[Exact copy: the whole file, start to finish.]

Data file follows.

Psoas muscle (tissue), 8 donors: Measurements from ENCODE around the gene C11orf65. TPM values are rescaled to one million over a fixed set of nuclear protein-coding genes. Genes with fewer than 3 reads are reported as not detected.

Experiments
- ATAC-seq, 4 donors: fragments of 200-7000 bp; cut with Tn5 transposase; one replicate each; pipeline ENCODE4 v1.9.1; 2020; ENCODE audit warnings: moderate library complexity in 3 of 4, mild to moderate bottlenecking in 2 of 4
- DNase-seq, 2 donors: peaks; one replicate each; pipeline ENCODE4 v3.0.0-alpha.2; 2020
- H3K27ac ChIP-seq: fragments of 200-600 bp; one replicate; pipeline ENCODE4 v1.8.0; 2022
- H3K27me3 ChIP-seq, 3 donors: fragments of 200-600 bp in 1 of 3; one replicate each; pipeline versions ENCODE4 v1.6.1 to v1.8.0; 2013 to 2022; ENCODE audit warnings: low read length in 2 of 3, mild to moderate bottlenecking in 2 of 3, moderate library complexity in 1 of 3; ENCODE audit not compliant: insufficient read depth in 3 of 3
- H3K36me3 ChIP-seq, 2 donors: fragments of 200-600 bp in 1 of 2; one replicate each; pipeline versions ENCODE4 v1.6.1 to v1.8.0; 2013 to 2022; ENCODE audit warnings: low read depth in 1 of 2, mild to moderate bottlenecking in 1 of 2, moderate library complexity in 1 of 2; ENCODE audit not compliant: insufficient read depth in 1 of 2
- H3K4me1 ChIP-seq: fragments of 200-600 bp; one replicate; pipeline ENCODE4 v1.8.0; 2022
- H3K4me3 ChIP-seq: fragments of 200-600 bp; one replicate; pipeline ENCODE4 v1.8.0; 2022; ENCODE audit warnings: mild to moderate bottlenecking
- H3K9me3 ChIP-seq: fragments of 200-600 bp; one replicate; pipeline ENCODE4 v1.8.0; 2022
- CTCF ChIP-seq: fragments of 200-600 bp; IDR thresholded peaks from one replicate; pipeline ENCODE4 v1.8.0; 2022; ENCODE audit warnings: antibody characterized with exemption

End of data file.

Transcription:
Psoas muscle (tissue), 8 donors: Measurements from ENCODE around the gene C11orf65. TPM values are rescaled to one million over a fixed set of nuclear protein-coding genes. Genes with fewer than 3 reads are reported as not detected.

Experiments
- ATAC-seq, 4 donors: fragments of 200-7000 bp; cut with Tn5 transposase; one replicate each; pipeline ENCODE4 v1.9.1; 2020; ENCODE audit warnings: moderate library complexity in 3 of 4, mild to moderate bottlenecking in 2 of 4
- DNase-seq, 2 donors: peaks; one replicate each; pipeline ENCODE4 v3.0.0-alpha.2; 2020
- H3K27ac ChIP-seq: fragments of 200-600 bp; one replicate; pipeline ENCODE4 v1.8.0; 2022
- H3K27me3 ChIP-seq, 3 donors: fragments of 200-600 bp in 1 of 3; one replicate each; pipeline versions ENCODE4 v1.6.1 to v1.8.0; 2013 to 2022; ENCODE audit warnings: low read length in 2 of 3, mild to moderate bottlenecking in 2 of 3, moderate library complexity in 1 of 3; ENCODE audit not compliant: insufficient read depth in 3 of 3
- H3K36me3 ChIP-seq, 2 donors: fragments of 200-600 bp in 1 of 2; one replicate each; pipeline versions ENCODE4 v1.6.1 to v1.8.0; 2013 to 2022; ENCODE audit warnings: low read depth in 1 of 2, mild to moderate bottlenecking in 1 of 2, moderate library complexity in 1 of 2; ENCODE audit not compliant: insufficient read depth in 1 of 2
- H3K4me1 ChIP-seq: fragments of 200-600 bp; one replicate; pipeline ENCODE4 v1.8.0; 2022
- H3K4me3 ChIP-seq: fragments of 200-600 bp; one replicate; pipeline ENCODE4 v1.8.0; 2022; ENCODE audit warnings: mild to moderate bottlenecking
- H3K9me3 ChIP-seq: fragments of 200-600 bp; one replicate; pipeline ENCODE4 v1.8.0; 2022
- CTCF ChIP-seq: fragments of 200-600 bp; IDR thresholded peaks from one replicate; pipeline ENCODE4 v1.8.0; 2022; ENCODE audit warnings: antibody characterized with exemption